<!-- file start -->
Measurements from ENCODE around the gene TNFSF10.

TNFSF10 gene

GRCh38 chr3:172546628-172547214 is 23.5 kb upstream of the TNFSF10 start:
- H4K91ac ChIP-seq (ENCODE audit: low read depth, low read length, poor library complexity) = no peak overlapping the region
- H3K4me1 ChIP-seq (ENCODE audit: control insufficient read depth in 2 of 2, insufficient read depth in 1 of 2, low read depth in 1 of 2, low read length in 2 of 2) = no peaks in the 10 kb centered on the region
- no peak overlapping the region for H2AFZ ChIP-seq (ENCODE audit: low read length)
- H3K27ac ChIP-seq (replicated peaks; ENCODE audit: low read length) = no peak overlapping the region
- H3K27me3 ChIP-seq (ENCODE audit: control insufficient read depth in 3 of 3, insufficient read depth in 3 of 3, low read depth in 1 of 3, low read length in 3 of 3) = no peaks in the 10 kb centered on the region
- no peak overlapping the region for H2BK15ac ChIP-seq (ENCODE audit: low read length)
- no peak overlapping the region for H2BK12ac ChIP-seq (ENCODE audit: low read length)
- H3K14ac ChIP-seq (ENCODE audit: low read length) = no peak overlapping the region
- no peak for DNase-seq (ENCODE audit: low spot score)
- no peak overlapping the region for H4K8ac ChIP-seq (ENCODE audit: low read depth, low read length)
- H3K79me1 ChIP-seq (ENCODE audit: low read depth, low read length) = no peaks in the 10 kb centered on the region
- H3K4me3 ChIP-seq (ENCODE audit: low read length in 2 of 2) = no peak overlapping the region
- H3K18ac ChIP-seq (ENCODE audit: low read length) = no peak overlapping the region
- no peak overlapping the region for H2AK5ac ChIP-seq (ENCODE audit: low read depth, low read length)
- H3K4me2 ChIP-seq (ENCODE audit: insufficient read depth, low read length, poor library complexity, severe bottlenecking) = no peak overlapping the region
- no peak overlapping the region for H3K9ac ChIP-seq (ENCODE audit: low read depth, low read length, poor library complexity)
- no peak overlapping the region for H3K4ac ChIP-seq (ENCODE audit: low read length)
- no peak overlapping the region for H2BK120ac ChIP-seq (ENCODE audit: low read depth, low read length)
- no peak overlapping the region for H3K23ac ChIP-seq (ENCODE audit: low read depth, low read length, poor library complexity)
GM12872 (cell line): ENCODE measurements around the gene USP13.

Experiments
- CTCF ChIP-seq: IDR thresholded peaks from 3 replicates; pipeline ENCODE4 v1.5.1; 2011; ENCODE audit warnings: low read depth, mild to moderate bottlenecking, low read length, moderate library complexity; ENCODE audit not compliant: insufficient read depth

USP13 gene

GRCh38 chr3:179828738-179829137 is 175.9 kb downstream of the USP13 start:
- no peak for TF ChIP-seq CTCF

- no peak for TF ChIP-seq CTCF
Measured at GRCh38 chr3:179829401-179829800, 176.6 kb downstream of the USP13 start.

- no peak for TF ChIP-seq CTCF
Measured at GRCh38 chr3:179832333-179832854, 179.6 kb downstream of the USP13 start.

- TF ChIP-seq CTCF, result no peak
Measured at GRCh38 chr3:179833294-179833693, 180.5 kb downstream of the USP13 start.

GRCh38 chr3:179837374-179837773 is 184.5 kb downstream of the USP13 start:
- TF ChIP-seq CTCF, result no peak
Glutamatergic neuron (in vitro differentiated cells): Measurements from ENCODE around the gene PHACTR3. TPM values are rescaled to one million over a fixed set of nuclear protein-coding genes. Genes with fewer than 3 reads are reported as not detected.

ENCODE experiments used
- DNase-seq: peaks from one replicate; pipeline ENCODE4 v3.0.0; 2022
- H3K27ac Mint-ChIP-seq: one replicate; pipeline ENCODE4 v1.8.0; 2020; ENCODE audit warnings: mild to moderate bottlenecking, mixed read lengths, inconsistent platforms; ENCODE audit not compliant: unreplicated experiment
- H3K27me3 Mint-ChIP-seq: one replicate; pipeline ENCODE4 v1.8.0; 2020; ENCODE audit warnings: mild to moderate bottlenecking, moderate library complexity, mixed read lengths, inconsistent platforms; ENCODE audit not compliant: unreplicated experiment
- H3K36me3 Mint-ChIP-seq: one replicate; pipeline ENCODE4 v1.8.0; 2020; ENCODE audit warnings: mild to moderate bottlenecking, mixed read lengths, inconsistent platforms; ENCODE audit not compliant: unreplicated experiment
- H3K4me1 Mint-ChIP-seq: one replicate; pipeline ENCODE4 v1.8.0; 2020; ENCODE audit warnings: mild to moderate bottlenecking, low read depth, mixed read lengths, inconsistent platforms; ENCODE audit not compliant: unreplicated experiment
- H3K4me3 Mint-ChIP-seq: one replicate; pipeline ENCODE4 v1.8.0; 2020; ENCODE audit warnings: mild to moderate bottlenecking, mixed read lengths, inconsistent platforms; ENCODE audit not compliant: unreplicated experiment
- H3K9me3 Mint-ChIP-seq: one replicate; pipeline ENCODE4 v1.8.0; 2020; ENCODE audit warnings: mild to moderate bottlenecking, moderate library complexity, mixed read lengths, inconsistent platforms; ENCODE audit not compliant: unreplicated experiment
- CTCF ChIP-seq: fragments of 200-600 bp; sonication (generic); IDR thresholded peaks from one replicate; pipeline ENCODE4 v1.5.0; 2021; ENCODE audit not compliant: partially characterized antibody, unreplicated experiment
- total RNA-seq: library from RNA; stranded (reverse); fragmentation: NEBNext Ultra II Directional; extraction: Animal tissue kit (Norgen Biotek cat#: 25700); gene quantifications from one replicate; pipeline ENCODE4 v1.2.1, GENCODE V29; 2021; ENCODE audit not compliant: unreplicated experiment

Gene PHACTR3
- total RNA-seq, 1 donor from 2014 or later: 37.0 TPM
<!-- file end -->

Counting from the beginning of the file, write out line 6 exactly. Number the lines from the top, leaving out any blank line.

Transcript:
- no peak overlapping the region for H2AFZ ChIP-seq (ENCODE audit: low read length)